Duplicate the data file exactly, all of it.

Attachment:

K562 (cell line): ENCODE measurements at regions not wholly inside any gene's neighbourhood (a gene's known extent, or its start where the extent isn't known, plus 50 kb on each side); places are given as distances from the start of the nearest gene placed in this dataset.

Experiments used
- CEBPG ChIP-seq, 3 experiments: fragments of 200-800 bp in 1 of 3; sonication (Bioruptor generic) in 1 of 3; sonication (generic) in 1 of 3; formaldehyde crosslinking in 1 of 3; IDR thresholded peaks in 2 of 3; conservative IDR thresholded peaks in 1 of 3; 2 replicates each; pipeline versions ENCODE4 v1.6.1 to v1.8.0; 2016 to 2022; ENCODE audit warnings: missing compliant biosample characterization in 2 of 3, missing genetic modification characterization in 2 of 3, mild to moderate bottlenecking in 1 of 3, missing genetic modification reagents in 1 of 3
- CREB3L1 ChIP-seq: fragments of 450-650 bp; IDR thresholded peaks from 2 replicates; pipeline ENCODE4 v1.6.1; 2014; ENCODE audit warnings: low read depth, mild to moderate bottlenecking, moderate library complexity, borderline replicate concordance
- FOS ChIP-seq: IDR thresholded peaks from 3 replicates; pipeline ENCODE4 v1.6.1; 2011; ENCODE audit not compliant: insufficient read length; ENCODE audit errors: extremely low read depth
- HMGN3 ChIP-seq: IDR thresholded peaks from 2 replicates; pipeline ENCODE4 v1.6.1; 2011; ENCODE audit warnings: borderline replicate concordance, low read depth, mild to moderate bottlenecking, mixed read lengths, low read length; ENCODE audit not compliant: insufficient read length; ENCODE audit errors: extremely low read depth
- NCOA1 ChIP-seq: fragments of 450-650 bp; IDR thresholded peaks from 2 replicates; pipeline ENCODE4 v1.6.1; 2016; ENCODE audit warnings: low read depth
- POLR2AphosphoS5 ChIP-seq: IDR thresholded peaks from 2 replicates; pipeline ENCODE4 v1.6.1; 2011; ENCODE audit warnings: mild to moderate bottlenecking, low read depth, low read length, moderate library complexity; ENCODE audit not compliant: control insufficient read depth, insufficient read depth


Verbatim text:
K562 (cell line): ENCODE measurements at regions not wholly inside any gene's neighbourhood (a gene's known extent, or its start where the extent isn't known, plus 50 kb on each side); places are given as distances from the start of the nearest gene placed in this dataset.

Experiments used
- CEBPG ChIP-seq, 3 experiments: fragments of 200-800 bp in 1 of 3; sonication (Bioruptor generic) in 1 of 3; sonication (generic) in 1 of 3; formaldehyde crosslinking in 1 of 3; IDR thresholded peaks in 2 of 3; conservative IDR thresholded peaks in 1 of 3; 2 replicates each; pipeline versions ENCODE4 v1.6.1 to v1.8.0; 2016 to 2022; ENCODE audit warnings: missing compliant biosample characterization in 2 of 3, missing genetic modification characterization in 2 of 3, mild to moderate bottlenecking in 1 of 3, missing genetic modification reagents in 1 of 3
- CREB3L1 ChIP-seq: fragments of 450-650 bp; IDR thresholded peaks from 2 replicates; pipeline ENCODE4 v1.6.1; 2014; ENCODE audit warnings: low read depth, mild to moderate bottlenecking, moderate library complexity, borderline replicate concordance
- FOS ChIP-seq: IDR thresholded peaks from 3 replicates; pipeline ENCODE4 v1.6.1; 2011; ENCODE audit not compliant: insufficient read length; ENCODE audit errors: extremely low read depth
- HMGN3 ChIP-seq: IDR thresholded peaks from 2 replicates; pipeline ENCODE4 v1.6.1; 2011; ENCODE audit warnings: borderline replicate concordance, low read depth, mild to moderate bottlenecking, mixed read lengths, low read length; ENCODE audit not compliant: insufficient read length; ENCODE audit errors: extremely low read depth
- NCOA1 ChIP-seq: fragments of 450-650 bp; IDR thresholded peaks from 2 replicates; pipeline ENCODE4 v1.6.1; 2016; ENCODE audit warnings: low read depth
- POLR2AphosphoS5 ChIP-seq: IDR thresholded peaks from 2 replicates; pipeline ENCODE4 v1.6.1; 2011; ENCODE audit warnings: mild to moderate bottlenecking, low read depth, low read length, moderate library complexity; ENCODE audit not compliant: control insufficient read depth, insufficient read depth